Concerns about how the tax profession is regulated are justified says Ray McCann but, given the complex nature of tax, he feels that a new regulatory body is not the answer.
Founder of the Tax Advice Network, Mark Lee, is right to have concerns about how the tax profession should be regulated. In recent years the reputation of tax advisers has been damaged, with those in the existing regulated sector bearing the brunt of public disdain.
It is essential to focus on the actual problem that whatever proposed solution is designed to solve. And it is here that it gets tricky – is it only unregulated advisers, poor-quality advisers, advisers who are not members of a professional body, advisers who spend all day drafting wheezy tax schemes? In the end, it may be all of these but focusing on those who are not members of a professional body is perhaps the best place to start.
It would be wrong to suggest that they alone are the problem, but HMRC say that a huge proportion of the advisers they have problems with are not professionally qualified. How many of those outside of the professional bodies fully comply with anti-money laundering (AML) rules? How many even know that their AML obligations are not the same as members of the CIOT, for example? How many regularly do continuing professional development (CPD) or use an indemnity insurance provider? HMRC suggested not so long ago to Parliament that taxpayers often find an adviser in the pub. Who did they have in mind? Sadly all of us!
The demand for some form of regulation often follows the latest tax scandal (maybe Zahawi received poor advice!) and while this is understandable, knee-jerk reactions usually result in poor policy choices and the last thing we need is a solution that creates more problems than it solves. Various ideas have been suggested by the professional bodies but inevitably, artificial barriers are put in the way, preventing any progress.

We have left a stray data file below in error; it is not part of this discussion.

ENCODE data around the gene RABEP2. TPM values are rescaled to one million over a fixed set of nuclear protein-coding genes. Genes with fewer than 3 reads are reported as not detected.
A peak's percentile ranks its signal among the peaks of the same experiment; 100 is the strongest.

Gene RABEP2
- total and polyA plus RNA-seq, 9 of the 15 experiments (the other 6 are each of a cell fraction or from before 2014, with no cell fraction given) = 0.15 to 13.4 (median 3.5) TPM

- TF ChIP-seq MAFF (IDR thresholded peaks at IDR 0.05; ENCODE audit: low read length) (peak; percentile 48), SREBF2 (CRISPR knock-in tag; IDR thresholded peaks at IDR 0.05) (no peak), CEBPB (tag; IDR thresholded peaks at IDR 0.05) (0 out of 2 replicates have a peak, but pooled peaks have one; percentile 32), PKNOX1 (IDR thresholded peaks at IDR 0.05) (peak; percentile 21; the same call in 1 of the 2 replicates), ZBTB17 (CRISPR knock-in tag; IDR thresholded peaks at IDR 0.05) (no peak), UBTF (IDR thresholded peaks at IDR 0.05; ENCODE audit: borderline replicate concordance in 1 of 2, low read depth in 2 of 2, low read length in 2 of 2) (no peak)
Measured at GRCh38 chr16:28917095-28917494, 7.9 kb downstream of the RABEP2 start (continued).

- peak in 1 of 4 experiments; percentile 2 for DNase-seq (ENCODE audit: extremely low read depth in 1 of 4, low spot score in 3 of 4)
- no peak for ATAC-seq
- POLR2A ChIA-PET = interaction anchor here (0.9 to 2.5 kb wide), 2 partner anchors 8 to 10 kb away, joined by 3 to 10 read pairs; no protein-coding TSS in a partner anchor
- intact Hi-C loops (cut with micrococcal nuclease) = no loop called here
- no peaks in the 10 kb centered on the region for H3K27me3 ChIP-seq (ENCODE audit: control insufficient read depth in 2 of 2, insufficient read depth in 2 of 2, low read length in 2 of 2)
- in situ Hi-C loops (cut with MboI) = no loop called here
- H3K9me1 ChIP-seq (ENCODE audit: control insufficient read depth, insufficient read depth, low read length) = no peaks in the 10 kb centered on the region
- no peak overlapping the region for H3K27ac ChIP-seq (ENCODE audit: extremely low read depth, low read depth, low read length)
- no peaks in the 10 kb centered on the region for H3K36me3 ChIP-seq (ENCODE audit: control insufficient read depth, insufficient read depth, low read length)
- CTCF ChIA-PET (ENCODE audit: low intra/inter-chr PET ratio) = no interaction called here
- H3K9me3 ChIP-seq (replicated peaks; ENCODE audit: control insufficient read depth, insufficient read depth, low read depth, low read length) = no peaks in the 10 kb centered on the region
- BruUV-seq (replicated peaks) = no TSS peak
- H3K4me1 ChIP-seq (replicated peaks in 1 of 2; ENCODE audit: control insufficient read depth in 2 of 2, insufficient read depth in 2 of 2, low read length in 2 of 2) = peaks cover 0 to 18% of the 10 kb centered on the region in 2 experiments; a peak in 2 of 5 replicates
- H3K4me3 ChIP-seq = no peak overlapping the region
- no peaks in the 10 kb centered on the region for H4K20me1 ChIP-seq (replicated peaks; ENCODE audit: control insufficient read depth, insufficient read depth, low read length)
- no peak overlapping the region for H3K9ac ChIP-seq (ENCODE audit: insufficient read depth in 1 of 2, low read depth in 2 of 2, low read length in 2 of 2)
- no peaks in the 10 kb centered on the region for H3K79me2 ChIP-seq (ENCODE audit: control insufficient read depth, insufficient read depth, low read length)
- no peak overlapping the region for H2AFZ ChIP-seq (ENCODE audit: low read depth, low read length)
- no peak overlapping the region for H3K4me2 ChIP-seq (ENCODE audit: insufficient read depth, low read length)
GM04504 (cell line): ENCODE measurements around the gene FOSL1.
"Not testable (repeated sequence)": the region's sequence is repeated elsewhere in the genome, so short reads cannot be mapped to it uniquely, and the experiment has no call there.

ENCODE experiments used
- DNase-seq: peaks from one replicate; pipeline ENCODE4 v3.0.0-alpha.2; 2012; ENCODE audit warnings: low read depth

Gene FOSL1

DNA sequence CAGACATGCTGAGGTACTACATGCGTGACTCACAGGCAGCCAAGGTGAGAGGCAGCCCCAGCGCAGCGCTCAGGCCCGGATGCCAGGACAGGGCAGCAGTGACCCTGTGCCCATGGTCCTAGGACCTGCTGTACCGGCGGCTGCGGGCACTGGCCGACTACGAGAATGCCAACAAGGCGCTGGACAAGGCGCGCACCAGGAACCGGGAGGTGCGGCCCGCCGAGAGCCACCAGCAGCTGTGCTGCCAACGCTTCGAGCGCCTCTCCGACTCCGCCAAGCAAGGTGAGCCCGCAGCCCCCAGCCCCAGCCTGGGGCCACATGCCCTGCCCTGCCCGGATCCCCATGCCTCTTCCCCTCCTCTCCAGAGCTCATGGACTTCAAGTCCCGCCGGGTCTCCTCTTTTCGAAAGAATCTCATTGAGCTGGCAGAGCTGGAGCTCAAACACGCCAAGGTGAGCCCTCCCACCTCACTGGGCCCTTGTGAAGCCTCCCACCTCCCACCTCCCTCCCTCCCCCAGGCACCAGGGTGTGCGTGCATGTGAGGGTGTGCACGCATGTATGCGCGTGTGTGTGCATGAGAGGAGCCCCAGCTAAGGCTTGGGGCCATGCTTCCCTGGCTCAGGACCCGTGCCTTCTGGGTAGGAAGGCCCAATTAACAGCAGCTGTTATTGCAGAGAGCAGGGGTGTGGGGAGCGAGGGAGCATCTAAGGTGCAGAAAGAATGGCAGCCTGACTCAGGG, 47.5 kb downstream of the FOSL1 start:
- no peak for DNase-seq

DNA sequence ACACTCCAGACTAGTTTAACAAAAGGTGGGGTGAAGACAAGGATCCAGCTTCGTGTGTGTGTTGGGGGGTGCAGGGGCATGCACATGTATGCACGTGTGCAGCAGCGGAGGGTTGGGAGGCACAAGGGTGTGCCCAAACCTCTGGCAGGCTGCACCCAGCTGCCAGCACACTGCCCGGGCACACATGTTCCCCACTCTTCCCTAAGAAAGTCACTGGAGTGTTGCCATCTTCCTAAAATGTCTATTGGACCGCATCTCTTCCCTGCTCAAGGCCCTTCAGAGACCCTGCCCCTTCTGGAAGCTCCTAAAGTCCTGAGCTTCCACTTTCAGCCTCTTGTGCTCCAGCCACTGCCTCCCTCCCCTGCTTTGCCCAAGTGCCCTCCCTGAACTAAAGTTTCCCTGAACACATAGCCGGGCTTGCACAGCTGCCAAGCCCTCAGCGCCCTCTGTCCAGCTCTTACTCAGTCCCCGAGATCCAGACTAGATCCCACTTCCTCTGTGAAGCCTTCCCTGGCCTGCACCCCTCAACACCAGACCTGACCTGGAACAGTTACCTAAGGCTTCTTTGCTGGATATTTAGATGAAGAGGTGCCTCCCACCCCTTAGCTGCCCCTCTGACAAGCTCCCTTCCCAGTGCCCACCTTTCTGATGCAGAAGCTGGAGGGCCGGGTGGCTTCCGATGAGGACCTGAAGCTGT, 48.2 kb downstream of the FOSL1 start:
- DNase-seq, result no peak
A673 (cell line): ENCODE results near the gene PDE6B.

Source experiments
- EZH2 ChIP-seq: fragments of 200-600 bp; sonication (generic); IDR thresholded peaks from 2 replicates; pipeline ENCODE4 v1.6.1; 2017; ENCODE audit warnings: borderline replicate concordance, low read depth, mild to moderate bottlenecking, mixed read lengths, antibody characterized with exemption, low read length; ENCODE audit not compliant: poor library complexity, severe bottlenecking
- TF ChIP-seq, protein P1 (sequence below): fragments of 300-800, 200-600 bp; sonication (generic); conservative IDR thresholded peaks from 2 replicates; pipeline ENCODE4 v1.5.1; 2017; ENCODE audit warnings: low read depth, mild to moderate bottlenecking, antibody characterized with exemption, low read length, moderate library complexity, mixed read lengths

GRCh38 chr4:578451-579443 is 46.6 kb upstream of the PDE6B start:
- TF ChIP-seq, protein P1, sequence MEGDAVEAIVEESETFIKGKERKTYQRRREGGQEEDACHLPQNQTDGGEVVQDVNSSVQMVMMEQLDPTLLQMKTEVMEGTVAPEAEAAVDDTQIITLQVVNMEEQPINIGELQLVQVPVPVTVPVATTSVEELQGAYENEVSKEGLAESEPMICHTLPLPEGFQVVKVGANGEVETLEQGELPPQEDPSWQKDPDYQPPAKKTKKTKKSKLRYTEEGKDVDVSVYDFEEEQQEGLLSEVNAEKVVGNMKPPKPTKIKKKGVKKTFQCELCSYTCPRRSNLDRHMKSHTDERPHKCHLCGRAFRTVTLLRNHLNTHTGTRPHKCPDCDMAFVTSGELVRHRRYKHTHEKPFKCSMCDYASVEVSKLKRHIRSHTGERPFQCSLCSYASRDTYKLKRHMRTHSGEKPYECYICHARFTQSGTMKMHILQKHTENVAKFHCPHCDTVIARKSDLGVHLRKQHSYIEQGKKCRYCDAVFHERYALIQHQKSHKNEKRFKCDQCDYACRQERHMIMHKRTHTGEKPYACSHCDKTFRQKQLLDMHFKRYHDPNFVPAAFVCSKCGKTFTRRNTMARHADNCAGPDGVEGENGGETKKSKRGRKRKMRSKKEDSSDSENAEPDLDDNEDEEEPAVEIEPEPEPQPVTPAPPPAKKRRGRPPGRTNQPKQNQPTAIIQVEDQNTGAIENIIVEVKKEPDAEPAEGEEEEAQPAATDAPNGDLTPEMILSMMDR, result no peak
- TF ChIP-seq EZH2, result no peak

How tax advice is defined and what would be the effect on the cost to the consumer are two of the most common issues raised in response to any suggestion intended to improve the status quo. Even the recent HMRC consultation on regulating the tax profession that looked settled on making indemnity insurance mandatory was abandoned by the government with nothing in its place.
No new regulator
Coming back to Lee’s point, I don’t believe a newly created regulator is the answer. It’s not obvious to me that the Solicitors Regulation Authority (SRA) has reduced the small number of cases where solicitors do very bad things. And that is the point – apart from the aberration that has been the tax scheme scandal of the past 15 or so years, most tax advisers do a good job year after year and without them the government would have to spend a great deal more on making the tax system function effectively.